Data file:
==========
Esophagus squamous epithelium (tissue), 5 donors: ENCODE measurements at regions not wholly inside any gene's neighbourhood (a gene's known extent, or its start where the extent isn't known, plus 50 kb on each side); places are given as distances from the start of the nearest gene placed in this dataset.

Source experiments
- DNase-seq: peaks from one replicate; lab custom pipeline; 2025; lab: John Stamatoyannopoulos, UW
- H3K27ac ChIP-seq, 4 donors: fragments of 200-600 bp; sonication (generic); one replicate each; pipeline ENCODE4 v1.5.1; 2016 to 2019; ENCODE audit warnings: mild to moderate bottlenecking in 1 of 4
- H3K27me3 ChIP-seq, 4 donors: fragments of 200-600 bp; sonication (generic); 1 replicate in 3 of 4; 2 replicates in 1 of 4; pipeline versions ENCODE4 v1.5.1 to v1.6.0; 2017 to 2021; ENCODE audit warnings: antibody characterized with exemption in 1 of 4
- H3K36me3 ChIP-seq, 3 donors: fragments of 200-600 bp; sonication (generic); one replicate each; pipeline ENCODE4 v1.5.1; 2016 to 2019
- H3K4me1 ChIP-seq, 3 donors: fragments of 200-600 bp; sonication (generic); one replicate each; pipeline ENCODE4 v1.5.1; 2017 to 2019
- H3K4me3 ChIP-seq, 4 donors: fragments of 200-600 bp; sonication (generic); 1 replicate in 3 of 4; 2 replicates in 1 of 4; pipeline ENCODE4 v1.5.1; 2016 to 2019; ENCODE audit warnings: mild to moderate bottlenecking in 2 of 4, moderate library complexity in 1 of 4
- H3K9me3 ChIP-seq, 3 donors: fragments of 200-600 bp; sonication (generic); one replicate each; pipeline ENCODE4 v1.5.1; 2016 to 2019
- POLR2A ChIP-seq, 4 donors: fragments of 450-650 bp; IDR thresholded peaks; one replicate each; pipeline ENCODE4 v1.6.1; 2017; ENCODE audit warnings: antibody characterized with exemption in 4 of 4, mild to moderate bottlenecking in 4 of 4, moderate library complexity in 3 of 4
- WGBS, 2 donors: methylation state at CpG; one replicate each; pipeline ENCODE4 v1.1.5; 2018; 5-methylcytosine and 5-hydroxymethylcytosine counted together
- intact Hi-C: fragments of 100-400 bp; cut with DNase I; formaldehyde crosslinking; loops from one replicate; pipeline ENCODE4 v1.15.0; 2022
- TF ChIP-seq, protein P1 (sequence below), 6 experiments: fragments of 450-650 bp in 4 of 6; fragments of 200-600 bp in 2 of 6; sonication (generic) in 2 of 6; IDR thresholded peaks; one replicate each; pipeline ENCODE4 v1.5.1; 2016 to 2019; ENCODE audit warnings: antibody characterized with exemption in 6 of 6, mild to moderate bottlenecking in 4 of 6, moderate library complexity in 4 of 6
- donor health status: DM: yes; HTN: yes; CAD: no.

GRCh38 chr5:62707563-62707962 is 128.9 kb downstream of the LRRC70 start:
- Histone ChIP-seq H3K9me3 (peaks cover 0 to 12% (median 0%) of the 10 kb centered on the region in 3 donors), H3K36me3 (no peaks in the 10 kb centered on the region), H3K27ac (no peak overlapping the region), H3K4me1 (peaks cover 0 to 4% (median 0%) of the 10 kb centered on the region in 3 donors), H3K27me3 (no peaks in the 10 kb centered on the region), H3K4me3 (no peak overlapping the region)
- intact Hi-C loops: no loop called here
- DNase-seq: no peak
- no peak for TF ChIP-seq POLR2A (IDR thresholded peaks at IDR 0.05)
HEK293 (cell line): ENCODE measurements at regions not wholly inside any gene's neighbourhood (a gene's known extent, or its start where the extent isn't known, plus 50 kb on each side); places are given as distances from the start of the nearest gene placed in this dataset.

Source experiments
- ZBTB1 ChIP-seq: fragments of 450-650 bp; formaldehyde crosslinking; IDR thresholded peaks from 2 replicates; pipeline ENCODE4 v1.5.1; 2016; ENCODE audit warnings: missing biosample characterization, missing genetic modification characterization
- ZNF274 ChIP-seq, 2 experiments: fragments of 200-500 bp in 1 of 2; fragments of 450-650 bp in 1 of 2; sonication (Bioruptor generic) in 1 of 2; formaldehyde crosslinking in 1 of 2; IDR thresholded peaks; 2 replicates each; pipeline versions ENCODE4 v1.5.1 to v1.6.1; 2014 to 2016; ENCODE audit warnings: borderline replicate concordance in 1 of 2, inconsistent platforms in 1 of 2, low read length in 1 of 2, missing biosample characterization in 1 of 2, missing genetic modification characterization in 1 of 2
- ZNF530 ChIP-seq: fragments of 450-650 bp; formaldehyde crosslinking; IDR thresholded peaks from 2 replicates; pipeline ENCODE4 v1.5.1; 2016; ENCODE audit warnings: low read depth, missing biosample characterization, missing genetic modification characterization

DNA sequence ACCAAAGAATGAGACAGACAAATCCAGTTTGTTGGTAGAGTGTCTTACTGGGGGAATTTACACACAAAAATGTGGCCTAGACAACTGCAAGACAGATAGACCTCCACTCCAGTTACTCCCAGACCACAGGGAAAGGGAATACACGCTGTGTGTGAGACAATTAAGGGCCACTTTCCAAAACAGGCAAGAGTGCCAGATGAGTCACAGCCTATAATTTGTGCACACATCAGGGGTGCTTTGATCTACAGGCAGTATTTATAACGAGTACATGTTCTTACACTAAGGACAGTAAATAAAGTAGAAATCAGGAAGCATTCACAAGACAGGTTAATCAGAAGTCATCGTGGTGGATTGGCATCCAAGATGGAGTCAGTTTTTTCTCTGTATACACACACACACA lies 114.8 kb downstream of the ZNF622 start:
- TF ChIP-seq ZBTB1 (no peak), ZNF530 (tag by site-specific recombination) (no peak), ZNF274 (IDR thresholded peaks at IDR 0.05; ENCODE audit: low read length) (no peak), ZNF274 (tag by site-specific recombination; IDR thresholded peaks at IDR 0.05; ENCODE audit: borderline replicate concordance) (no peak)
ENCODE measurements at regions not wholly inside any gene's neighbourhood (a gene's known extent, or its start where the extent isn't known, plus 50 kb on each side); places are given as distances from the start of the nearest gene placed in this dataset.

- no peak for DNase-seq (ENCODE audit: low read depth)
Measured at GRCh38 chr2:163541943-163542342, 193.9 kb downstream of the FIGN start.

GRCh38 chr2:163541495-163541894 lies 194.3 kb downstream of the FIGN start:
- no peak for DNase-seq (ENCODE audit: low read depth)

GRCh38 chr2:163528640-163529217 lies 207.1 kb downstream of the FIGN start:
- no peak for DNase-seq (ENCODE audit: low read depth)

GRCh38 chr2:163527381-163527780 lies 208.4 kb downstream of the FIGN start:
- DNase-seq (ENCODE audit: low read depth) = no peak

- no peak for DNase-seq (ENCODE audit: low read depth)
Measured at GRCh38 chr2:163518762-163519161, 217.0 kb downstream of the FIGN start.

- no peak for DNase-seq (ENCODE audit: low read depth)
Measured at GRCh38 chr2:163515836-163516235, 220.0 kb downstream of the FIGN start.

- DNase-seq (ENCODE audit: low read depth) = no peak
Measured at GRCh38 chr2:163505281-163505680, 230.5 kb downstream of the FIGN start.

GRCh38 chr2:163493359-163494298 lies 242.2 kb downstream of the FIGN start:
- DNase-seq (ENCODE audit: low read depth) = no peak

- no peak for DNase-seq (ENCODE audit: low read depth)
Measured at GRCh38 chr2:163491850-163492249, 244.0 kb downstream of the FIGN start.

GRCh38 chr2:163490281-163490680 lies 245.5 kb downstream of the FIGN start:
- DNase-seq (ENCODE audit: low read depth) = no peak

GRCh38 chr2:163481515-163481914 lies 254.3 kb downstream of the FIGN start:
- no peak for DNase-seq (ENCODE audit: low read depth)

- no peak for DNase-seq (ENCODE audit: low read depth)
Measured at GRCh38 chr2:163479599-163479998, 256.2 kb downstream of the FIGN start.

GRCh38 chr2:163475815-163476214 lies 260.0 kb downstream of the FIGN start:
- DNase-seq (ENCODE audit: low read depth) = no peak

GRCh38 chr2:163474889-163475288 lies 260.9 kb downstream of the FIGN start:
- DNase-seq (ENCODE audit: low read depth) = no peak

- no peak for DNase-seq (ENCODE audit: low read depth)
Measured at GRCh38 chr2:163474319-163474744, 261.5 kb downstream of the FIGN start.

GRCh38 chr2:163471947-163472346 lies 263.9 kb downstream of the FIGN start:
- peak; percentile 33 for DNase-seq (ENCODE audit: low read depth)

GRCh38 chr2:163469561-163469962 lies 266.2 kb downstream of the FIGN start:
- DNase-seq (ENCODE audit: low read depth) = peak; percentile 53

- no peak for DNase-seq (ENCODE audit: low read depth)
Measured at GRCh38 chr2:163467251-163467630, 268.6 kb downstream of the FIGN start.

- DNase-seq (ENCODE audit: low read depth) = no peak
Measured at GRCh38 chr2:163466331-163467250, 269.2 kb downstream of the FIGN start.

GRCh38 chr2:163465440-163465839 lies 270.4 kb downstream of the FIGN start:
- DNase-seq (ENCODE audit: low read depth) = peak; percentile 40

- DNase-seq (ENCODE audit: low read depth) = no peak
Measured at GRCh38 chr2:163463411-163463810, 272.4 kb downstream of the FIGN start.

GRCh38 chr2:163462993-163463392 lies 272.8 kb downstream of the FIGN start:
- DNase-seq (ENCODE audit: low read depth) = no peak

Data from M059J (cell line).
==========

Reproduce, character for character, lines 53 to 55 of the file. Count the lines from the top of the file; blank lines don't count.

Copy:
- DNase-seq (ENCODE audit: low read depth) = no peak

GRCh38 chr2:163474889-163475288 lies 260.9 kb downstream of the FIGN start:
- DNase-seq (ENCODE audit: low read depth) = no peak